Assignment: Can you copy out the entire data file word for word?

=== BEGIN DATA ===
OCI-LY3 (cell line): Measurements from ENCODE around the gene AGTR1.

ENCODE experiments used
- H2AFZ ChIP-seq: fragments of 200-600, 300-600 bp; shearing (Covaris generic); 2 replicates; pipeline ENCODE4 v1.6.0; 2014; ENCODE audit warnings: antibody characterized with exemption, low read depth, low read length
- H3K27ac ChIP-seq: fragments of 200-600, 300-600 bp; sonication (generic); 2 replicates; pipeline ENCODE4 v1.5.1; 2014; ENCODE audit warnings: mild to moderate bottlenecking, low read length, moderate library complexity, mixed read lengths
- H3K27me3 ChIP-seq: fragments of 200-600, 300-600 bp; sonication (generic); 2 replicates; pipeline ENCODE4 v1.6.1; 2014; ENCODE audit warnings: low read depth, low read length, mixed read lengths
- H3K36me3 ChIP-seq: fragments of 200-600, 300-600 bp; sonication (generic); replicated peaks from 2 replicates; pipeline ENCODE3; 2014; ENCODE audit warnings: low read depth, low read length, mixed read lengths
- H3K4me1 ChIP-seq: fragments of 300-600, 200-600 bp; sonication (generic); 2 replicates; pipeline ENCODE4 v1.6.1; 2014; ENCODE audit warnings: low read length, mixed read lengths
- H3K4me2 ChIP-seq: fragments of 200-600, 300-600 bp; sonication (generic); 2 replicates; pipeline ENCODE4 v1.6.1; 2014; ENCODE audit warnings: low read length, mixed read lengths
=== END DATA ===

OCI-LY3 (cell line): Measurements from ENCODE around the gene AGTR1.

ENCODE experiments used
- H2AFZ ChIP-seq: fragments of 200-600, 300-600 bp; shearing (Covaris generic); 2 replicates; pipeline ENCODE4 v1.6.0; 2014; ENCODE audit warnings: antibody characterized with exemption, low read depth, low read length
- H3K27ac ChIP-seq: fragments of 200-600, 300-600 bp; sonication (generic); 2 replicates; pipeline ENCODE4 v1.5.1; 2014; ENCODE audit warnings: mild to moderate bottlenecking, low read length, moderate library complexity, mixed read lengths
- H3K27me3 ChIP-seq: fragments of 200-600, 300-600 bp; sonication (generic); 2 replicates; pipeline ENCODE4 v1.6.1; 2014; ENCODE audit warnings: low read depth, low read length, mixed read lengths
- H3K36me3 ChIP-seq: fragments of 200-600, 300-600 bp; sonication (generic); replicated peaks from 2 replicates; pipeline ENCODE3; 2014; ENCODE audit warnings: low read depth, low read length, mixed read lengths
- H3K4me1 ChIP-seq: fragments of 300-600, 200-600 bp; sonication (generic); 2 replicates; pipeline ENCODE4 v1.6.1; 2014; ENCODE audit warnings: low read length, mixed read lengths
- H3K4me2 ChIP-seq: fragments of 200-600, 300-600 bp; sonication (generic); 2 replicates; pipeline ENCODE4 v1.6.1; 2014; ENCODE audit warnings: low read length, mixed read lengths